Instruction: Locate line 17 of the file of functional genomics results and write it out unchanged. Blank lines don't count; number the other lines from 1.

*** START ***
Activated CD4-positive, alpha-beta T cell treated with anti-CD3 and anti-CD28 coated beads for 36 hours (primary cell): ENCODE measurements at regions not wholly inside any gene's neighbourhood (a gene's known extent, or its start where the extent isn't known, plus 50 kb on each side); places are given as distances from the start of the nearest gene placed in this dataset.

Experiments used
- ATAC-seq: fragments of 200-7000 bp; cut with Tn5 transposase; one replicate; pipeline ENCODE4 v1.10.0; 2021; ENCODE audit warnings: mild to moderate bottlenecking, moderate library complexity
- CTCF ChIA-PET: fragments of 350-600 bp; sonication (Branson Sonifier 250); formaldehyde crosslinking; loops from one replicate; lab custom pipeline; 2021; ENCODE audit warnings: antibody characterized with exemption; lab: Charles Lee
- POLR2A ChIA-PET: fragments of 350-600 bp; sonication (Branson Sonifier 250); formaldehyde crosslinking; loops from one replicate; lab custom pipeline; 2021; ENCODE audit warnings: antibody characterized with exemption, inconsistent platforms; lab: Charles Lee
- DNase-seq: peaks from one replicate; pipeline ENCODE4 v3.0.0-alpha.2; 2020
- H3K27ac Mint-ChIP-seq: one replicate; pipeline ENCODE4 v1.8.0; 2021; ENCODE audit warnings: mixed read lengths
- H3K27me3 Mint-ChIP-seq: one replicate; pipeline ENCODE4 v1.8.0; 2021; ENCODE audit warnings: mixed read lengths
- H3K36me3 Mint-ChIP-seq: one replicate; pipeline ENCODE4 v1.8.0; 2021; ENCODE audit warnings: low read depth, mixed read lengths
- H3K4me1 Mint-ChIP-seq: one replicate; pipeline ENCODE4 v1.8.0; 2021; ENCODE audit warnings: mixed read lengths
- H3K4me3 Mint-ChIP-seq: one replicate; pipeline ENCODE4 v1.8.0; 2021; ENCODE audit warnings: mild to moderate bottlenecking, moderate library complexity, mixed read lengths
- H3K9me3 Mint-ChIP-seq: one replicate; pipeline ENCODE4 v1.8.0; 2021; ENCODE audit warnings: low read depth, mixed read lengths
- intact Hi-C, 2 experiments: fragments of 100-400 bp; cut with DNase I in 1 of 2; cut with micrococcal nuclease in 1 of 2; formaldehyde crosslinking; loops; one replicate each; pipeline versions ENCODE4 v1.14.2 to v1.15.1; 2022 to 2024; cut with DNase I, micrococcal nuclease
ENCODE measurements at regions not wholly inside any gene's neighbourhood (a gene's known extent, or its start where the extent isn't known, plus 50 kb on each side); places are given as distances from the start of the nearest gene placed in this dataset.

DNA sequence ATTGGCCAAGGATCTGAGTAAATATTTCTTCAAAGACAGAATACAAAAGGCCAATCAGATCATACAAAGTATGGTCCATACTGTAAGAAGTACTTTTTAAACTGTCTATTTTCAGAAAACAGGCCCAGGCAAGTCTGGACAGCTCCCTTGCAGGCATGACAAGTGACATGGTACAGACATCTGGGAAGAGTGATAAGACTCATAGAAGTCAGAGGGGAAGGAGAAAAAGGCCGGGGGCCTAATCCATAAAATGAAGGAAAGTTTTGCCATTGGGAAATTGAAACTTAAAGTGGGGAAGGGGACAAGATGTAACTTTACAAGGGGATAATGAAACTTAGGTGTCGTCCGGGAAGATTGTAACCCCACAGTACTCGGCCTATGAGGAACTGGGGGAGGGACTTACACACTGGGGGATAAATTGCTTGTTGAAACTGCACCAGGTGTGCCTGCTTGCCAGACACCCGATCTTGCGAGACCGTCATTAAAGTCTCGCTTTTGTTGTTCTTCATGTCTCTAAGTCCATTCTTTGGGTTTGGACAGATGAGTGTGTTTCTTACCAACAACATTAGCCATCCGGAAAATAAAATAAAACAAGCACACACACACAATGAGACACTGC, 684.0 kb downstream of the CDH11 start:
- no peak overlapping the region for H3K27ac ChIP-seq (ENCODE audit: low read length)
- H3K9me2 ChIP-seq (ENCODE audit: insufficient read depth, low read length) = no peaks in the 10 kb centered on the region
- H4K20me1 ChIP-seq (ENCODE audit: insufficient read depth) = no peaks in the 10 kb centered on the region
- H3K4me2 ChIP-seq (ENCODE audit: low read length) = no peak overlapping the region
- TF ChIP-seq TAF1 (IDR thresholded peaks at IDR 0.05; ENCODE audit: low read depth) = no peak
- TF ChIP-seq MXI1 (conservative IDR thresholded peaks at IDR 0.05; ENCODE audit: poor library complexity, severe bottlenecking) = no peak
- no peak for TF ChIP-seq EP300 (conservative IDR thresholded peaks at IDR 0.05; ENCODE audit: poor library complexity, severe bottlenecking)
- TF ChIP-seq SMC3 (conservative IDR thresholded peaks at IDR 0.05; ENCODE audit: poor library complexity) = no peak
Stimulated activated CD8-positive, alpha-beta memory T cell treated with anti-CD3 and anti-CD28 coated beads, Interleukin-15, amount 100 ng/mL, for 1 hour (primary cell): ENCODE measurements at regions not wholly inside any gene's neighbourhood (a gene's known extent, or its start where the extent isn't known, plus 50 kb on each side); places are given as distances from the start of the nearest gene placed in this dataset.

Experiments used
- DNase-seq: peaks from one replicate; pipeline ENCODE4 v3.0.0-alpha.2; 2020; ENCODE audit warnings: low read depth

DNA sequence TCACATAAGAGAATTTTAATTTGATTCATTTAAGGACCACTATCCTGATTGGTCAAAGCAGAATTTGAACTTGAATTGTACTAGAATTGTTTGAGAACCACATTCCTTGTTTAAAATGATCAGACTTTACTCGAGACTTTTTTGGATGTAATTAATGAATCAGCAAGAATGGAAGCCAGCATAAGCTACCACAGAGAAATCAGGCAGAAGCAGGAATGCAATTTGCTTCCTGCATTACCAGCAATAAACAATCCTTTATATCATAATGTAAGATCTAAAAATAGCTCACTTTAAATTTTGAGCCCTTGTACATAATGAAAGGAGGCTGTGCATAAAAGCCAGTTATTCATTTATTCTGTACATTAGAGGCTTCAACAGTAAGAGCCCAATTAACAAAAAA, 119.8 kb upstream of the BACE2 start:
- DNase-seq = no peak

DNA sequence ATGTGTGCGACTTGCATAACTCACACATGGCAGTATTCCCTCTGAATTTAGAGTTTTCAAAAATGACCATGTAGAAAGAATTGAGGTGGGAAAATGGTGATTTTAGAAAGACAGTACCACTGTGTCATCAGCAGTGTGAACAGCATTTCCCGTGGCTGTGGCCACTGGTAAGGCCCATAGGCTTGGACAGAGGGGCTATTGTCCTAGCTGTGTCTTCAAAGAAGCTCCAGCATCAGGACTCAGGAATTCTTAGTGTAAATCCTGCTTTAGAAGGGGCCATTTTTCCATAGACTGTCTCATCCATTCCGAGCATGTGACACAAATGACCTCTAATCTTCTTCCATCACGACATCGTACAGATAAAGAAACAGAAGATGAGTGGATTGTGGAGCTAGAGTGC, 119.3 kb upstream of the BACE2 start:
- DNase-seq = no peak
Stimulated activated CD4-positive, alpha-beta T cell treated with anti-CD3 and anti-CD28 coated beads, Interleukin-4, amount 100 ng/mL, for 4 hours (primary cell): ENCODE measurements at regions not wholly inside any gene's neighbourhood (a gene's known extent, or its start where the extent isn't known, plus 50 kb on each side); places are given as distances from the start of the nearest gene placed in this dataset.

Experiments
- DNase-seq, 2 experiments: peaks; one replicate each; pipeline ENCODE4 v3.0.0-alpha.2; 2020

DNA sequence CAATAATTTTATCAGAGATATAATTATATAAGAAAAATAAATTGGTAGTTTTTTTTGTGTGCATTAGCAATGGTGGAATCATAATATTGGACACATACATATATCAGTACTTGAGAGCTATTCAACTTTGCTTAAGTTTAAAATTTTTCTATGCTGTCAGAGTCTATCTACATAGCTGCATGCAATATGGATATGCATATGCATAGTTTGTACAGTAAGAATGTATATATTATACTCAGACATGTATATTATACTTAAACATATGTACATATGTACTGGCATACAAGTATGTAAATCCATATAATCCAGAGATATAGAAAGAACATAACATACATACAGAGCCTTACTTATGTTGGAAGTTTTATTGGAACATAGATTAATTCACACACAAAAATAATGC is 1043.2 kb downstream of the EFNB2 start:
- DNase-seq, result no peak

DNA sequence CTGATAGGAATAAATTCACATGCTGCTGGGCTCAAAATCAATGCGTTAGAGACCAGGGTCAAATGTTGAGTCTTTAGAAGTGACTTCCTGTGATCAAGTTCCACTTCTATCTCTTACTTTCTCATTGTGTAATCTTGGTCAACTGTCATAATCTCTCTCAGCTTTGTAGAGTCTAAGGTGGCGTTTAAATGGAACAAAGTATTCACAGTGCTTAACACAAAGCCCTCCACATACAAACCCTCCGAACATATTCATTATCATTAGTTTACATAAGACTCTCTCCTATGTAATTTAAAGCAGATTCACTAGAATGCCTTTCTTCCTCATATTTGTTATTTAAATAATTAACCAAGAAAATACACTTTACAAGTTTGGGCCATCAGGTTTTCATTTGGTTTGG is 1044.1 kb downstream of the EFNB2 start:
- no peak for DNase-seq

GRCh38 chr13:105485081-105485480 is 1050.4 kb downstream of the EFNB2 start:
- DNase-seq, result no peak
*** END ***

- H3K9me2 ChIP-seq (ENCODE audit: insufficient read depth, low read length) = no peaks in the 10 kb centered on the region